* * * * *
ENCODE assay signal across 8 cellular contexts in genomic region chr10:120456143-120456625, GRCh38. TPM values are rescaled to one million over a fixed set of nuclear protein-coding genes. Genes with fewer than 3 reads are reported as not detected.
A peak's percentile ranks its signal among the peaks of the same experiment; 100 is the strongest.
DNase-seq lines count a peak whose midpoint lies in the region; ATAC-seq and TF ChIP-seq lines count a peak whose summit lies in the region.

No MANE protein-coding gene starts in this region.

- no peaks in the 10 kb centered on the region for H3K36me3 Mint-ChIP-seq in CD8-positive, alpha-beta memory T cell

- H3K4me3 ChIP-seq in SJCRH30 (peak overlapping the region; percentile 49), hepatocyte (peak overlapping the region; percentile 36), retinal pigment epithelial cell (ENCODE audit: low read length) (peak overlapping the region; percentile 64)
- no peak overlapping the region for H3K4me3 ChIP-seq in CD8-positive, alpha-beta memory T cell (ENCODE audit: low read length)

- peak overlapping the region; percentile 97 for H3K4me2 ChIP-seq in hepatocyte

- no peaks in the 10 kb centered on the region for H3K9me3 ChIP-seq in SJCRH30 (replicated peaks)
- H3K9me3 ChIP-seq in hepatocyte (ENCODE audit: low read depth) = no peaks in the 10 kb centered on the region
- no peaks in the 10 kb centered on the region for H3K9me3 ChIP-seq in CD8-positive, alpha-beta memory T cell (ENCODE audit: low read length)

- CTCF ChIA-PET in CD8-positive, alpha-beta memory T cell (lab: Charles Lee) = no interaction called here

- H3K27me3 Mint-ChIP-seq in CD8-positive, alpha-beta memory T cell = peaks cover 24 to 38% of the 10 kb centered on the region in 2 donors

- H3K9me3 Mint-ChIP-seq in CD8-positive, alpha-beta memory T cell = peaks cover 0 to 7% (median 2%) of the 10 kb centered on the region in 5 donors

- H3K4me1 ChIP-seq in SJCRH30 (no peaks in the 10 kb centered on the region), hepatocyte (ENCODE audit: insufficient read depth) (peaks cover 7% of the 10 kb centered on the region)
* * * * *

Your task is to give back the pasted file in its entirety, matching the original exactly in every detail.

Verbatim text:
ENCODE assay signal across 8 cellular contexts in genomic region chr10:120456143-120456625, GRCh38. TPM values are rescaled to one million over a fixed set of nuclear protein-coding genes. Genes with fewer than 3 reads are reported as not detected.
A peak's percentile ranks its signal among the peaks of the same experiment; 100 is the strongest.
DNase-seq lines count a peak whose midpoint lies in the region; ATAC-seq and TF ChIP-seq lines count a peak whose summit lies in the region.

No MANE protein-coding gene starts in this region.

- no peaks in the 10 kb centered on the region for H3K36me3 Mint-ChIP-seq in CD8-positive, alpha-beta memory T cell

- H3K4me3 ChIP-seq in SJCRH30 (peak overlapping the region; percentile 49), hepatocyte (peak overlapping the region; percentile 36), retinal pigment epithelial cell (ENCODE audit: low read length) (peak overlapping the region; percentile 64)
- no peak overlapping the region for H3K4me3 ChIP-seq in CD8-positive, alpha-beta memory T cell (ENCODE audit: low read length)

- peak overlapping the region; percentile 97 for H3K4me2 ChIP-seq in hepatocyte

- no peaks in the 10 kb centered on the region for H3K9me3 ChIP-seq in SJCRH30 (replicated peaks)
- H3K9me3 ChIP-seq in hepatocyte (ENCODE audit: low read depth) = no peaks in the 10 kb centered on the region
- no peaks in the 10 kb centered on the region for H3K9me3 ChIP-seq in CD8-positive, alpha-beta memory T cell (ENCODE audit: low read length)

- CTCF ChIA-PET in CD8-positive, alpha-beta memory T cell (lab: Charles Lee) = no interaction called here

- H3K27me3 Mint-ChIP-seq in CD8-positive, alpha-beta memory T cell = peaks cover 24 to 38% of the 10 kb centered on the region in 2 donors

- H3K9me3 Mint-ChIP-seq in CD8-positive, alpha-beta memory T cell = peaks cover 0 to 7% (median 2%) of the 10 kb centered on the region in 5 donors

- H3K4me1 ChIP-seq in SJCRH30 (no peaks in the 10 kb centered on the region), hepatocyte (ENCODE audit: insufficient read depth) (peaks cover 7% of the 10 kb centered on the region)